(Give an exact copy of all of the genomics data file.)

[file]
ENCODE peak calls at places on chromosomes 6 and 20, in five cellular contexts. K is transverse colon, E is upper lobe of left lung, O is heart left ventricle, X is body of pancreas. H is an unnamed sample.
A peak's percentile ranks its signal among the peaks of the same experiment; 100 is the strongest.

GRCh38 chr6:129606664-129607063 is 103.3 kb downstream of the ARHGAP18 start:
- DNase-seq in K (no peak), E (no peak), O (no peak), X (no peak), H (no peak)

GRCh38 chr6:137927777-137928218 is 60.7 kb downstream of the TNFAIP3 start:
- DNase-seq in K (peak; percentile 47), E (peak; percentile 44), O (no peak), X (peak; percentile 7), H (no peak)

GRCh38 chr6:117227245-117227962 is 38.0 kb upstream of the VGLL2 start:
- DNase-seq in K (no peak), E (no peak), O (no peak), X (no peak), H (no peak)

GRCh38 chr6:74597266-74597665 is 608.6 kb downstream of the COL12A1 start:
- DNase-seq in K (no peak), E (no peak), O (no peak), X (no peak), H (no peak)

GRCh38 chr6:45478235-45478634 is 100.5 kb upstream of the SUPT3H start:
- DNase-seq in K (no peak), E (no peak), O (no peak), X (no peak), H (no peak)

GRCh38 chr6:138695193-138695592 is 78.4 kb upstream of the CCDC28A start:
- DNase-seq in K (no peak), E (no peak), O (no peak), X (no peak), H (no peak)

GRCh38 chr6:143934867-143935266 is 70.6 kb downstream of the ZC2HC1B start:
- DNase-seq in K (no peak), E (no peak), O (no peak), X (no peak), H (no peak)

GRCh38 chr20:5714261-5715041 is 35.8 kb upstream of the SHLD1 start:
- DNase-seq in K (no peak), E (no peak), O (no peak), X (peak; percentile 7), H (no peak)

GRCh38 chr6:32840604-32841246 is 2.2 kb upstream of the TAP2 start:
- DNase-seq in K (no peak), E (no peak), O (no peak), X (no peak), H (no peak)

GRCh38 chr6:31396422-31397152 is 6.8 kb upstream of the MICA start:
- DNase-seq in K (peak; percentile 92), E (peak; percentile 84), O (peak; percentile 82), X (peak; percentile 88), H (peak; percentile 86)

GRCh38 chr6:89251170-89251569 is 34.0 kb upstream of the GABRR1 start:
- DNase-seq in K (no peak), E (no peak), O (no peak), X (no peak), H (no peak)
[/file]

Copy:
ENCODE peak calls at places on chromosomes 6 and 20, in five cellular contexts. K is transverse colon, E is upper lobe of left lung, O is heart left ventricle, X is body of pancreas. H is an unnamed sample.
A peak's percentile ranks its signal among the peaks of the same experiment; 100 is the strongest.

GRCh38 chr6:129606664-129607063 is 103.3 kb downstream of the ARHGAP18 start:
- DNase-seq in K (no peak), E (no peak), O (no peak), X (no peak), H (no peak)

GRCh38 chr6:137927777-137928218 is 60.7 kb downstream of the TNFAIP3 start:
- DNase-seq in K (peak; percentile 47), E (peak; percentile 44), O (no peak), X (peak; percentile 7), H (no peak)

GRCh38 chr6:117227245-117227962 is 38.0 kb upstream of the VGLL2 start:
- DNase-seq in K (no peak), E (no peak), O (no peak), X (no peak), H (no peak)

GRCh38 chr6:74597266-74597665 is 608.6 kb downstream of the COL12A1 start:
- DNase-seq in K (no peak), E (no peak), O (no peak), X (no peak), H (no peak)

GRCh38 chr6:45478235-45478634 is 100.5 kb upstream of the SUPT3H start:
- DNase-seq in K (no peak), E (no peak), O (no peak), X (no peak), H (no peak)

GRCh38 chr6:138695193-138695592 is 78.4 kb upstream of the CCDC28A start:
- DNase-seq in K (no peak), E (no peak), O (no peak), X (no peak), H (no peak)

GRCh38 chr6:143934867-143935266 is 70.6 kb downstream of the ZC2HC1B start:
- DNase-seq in K (no peak), E (no peak), O (no peak), X (no peak), H (no peak)

GRCh38 chr20:5714261-5715041 is 35.8 kb upstream of the SHLD1 start:
- DNase-seq in K (no peak), E (no peak), O (no peak), X (peak; percentile 7), H (no peak)

GRCh38 chr6:32840604-32841246 is 2.2 kb upstream of the TAP2 start:
- DNase-seq in K (no peak), E (no peak), O (no peak), X (no peak), H (no peak)

GRCh38 chr6:31396422-31397152 is 6.8 kb upstream of the MICA start:
- DNase-seq in K (peak; percentile 92), E (peak; percentile 84), O (peak; percentile 82), X (peak; percentile 88), H (peak; percentile 86)

GRCh38 chr6:89251170-89251569 is 34.0 kb upstream of the GABRR1 start:
- DNase-seq in K (no peak), E (no peak), O (no peak), X (no peak), H (no peak)